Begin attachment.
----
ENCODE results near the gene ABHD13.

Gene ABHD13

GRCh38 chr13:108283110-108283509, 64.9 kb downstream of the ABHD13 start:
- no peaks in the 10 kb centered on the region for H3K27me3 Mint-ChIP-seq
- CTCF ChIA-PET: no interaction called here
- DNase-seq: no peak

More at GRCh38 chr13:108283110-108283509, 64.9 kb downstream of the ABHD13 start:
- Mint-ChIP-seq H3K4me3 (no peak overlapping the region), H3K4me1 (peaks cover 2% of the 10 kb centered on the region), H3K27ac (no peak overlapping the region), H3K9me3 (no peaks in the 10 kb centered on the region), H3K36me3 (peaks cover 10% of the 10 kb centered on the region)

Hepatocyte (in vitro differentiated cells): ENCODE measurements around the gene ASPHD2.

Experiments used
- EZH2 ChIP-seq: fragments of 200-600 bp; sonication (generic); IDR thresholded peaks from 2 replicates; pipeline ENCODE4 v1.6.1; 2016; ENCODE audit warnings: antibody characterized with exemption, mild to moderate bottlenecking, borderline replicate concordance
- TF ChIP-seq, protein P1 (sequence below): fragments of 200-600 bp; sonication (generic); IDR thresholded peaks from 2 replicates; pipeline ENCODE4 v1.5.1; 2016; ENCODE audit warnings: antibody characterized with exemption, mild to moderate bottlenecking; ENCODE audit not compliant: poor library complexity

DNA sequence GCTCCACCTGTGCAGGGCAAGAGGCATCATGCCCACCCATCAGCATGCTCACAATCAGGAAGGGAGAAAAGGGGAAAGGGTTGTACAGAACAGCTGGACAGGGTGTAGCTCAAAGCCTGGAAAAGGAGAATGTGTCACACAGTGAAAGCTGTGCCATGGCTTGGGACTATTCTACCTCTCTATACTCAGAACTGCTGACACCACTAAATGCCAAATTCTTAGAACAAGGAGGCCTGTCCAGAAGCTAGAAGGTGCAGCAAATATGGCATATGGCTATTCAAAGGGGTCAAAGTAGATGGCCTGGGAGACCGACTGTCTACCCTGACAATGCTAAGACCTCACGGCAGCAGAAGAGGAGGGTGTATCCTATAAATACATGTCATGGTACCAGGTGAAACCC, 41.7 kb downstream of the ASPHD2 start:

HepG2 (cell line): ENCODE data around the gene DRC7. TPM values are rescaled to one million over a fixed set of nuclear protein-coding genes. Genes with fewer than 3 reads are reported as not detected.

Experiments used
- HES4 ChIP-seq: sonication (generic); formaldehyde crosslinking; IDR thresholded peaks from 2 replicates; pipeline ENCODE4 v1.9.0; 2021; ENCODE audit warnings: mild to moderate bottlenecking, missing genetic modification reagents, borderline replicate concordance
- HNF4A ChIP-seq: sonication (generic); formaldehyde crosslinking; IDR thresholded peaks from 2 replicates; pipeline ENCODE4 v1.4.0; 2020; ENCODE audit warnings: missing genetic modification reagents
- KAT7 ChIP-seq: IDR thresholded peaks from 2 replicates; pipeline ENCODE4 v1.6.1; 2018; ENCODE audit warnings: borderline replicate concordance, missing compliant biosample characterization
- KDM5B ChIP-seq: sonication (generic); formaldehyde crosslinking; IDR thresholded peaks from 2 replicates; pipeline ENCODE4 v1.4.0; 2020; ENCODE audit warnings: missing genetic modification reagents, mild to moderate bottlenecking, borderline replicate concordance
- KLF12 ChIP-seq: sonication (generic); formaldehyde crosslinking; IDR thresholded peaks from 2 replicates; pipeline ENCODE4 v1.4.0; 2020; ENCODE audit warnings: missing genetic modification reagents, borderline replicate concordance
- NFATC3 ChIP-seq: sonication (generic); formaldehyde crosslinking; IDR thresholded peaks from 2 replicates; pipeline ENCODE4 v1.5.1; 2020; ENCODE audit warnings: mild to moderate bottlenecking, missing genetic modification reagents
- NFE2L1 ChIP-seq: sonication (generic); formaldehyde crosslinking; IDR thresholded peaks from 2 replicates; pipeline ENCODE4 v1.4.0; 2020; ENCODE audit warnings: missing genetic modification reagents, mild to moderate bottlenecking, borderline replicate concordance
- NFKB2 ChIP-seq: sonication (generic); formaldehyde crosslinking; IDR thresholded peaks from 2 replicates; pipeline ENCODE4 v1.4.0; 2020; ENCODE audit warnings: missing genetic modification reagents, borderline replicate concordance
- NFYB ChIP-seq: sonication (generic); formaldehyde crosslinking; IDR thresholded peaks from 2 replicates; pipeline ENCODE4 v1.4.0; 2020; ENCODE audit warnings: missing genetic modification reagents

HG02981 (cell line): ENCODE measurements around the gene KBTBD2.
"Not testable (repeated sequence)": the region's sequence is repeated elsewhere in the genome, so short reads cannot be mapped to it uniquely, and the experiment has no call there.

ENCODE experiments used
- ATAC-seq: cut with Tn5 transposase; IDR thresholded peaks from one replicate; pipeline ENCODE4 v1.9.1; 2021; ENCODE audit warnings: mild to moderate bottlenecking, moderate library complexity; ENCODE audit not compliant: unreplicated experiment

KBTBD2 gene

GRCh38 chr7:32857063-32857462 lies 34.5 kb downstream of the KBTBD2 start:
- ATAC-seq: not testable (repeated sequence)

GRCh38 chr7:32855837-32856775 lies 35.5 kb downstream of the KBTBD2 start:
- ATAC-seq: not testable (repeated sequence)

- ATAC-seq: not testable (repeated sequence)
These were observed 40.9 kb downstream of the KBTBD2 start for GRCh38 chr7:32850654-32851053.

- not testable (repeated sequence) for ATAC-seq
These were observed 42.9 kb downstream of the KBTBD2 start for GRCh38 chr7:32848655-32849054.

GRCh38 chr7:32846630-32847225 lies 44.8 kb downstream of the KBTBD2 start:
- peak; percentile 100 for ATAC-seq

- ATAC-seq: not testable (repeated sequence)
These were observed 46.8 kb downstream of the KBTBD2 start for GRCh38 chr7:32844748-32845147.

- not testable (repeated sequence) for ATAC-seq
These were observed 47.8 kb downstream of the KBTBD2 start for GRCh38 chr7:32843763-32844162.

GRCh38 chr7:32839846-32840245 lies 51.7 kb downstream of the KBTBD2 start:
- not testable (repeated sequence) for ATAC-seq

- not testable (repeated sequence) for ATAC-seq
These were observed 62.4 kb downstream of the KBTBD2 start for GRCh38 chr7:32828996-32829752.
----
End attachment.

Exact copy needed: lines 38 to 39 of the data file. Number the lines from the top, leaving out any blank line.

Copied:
GRCh38 chr7:32846630-32847225 lies 44.8 kb downstream of the KBTBD2 start:
- peak; percentile 100 for ATAC-seq